Election boundaries lawsuit heads to trial

A lawsuit that alleges Baton Rouge City Court election boundaries dilute the majority power of black voters heads to trial Monday in front of a federal judge who has warned for two years he may take action if state lawmakers failed to “do the right thing” and reapportion the districts.

The City Court boundaries were drawn by the Legislature in 1993 when Baton Rouge’s white residents totaled 60 percent of the population, the civil rights suit states. The 2010 census showed more than 54 percent of the city’s population is now black, while white residents dropped to about 38 percent, the 2012 suit contends.

Chief U.S. District Judge Brian Jackson will preside over a scheduled five-day bench trial of the suit that claims the current city judicial districts are “tantamount to an apartheid judicial election system in favor of white judicial candidates running for City Court.”

Three of City Court’s five elected judges are white.

Jackson told attorneys for the state, city-parish and other government entities in fall 2012 that the suit contains “compelling evidence” that changes in city judge election boundaries are necessary. The judge said he could not ignore the “significant demographic changes.”

Despite his urging, state legislators failed in the 2013 and 2014 sessions to revise the way the five City Court judges are elected to reflect the city’s black voters’ majority population. The Legislature passes laws that specify the boundaries of city judge election divisions.

Local residents have asked the Legislature since 2006 to redraw those election boundaries, Jackson has said.

Section 1 includes the western part of Baton Rouge, downtown, south Baton Rouge and most of the city north of Choctaw Drive. Section 2 includes everything else to the east, and most of the city south of Choctaw and Greenwell Springs Road.

The suit was filed by Kenneth Hall, a black city resident registered to vote in Election Section 2, a majority-white subdistrict consisting of Divisions A, C and E. The sitting City Court judges in those divisions — Laura Davis, Alex “Brick” Wall and Suzan Ponder, respectively — are white.

Wall defeated Joel Porter, one of the attorneys for the plaintiffs in the suit, in the fall 2012 election. Porter is black.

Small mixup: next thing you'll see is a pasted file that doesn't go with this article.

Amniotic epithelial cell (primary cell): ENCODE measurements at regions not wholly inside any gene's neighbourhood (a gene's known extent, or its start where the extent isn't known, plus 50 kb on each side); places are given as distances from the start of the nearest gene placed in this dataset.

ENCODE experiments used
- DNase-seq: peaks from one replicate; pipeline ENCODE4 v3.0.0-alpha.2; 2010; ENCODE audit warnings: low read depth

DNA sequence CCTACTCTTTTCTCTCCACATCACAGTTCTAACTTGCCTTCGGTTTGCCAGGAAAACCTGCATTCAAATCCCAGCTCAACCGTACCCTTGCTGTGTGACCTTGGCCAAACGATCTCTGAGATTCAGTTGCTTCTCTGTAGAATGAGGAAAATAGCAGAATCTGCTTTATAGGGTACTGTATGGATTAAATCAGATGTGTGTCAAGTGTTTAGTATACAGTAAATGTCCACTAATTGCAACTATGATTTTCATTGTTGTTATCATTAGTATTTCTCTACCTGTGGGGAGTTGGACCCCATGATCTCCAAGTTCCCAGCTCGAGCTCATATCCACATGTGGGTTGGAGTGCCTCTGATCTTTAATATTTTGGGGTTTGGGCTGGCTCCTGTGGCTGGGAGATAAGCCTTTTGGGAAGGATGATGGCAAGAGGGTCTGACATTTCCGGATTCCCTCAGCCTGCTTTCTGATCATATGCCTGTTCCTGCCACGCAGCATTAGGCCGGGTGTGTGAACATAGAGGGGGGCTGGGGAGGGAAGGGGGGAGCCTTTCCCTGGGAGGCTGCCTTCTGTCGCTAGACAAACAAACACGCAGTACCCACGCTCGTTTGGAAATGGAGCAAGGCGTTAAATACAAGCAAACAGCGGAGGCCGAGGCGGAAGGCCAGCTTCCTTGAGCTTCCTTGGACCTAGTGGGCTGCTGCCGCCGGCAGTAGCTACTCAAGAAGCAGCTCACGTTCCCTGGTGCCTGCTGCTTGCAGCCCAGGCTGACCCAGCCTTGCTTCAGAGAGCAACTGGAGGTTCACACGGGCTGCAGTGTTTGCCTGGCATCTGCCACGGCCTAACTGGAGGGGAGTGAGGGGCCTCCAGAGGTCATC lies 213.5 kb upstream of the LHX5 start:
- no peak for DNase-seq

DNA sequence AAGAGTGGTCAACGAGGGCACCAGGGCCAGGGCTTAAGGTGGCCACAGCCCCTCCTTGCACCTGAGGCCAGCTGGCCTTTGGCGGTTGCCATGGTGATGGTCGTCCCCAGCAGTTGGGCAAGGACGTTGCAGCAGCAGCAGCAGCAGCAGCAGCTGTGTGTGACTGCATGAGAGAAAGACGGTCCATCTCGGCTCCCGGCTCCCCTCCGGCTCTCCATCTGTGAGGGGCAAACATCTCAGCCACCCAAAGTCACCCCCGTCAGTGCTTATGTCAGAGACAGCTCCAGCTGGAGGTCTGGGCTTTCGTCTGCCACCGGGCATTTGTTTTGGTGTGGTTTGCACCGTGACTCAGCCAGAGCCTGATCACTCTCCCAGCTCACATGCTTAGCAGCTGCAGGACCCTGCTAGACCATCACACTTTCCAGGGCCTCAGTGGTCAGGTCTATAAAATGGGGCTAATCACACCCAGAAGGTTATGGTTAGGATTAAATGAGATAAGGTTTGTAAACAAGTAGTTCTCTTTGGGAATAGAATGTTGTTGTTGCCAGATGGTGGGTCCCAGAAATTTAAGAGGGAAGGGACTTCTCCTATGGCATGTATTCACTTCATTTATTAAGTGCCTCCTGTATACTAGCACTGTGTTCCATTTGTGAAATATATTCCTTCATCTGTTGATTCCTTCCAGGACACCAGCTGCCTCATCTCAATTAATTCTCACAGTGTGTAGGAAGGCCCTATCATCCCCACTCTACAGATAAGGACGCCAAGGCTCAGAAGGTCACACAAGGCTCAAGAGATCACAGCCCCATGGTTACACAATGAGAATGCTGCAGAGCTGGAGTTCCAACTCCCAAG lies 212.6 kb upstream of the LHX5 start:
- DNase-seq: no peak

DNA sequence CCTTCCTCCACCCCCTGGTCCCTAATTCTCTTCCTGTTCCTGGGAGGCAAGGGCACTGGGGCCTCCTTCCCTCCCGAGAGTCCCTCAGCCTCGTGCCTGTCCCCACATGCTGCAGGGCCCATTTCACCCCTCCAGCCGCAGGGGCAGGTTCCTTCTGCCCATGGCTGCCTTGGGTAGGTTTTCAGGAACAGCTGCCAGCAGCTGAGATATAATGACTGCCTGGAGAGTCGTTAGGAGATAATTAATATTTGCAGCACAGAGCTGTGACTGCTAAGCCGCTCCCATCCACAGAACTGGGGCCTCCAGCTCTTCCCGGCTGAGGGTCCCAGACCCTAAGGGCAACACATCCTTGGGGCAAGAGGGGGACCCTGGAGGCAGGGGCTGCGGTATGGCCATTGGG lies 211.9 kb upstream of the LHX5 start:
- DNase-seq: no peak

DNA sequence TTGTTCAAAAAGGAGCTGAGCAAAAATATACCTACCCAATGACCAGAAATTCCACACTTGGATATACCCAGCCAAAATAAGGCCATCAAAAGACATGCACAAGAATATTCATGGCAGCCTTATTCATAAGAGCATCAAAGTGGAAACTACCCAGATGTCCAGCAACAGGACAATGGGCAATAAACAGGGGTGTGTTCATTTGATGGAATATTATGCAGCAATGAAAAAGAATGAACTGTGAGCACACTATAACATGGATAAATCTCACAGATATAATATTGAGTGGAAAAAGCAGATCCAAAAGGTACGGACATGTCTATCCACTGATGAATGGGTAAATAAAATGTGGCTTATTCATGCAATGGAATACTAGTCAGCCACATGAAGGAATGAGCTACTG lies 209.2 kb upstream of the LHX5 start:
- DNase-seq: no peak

Black city resident Byron Sharper, who is registered to vote in Election Section 1, a majority-black subdistrict containing Divisions B and D, intervened as a plaintiff in the suit. The sitting City Court judges in those divisions — Kelli Terrell Temple and Yvette Alexander, respectively — are black.

All candidates elected to judgeships in Election Section 2 since 1993 have been white, and all candidates elected to judgeships in Election Section 1 since that time have been black, lawyers representing Hall and Sharper point out.

“The current voting scheme essentially guarantees that no African-American will be elected to City Court from Election Section 2, and no more than two African-Americans will be elected to City Court,” Hall’s and Sharper’s attorneys allege in court documents filed recently.

Those attorneys also state in court documents that as of April 1, black people constituted more than 53 percent of the city’s registered voters.

Attorneys for the governor and state attorney general, two defendants in the suit, argue in court documents that neither man has a role in the implementation of the 1993 judicial plan.

“The Louisiana Legislature created the current Election Sections for the election of City Court judges and is the proper authority to change or amend the geographic boundaries of those Election Sections,” the state’s attorneys maintain.

Attorneys for the Louisiana secretary of state, city-parish and Mayor Kip Holden, all defendants in the suit, make those same arguments. The secretary of state simply reports the votes from the districts.

The city-parish argues the city judge districts are in compliance with the Voting Rights Act of 1965.

Louisiana had been under a requirement for advance federal approval of election-law changes since the act became law, but last summer, the U.S. Supreme Court abolished a special formula for identifying states and parts of states that must obtain such approval.

City Court judges serve six-year terms. The next city judge elections are in 2018.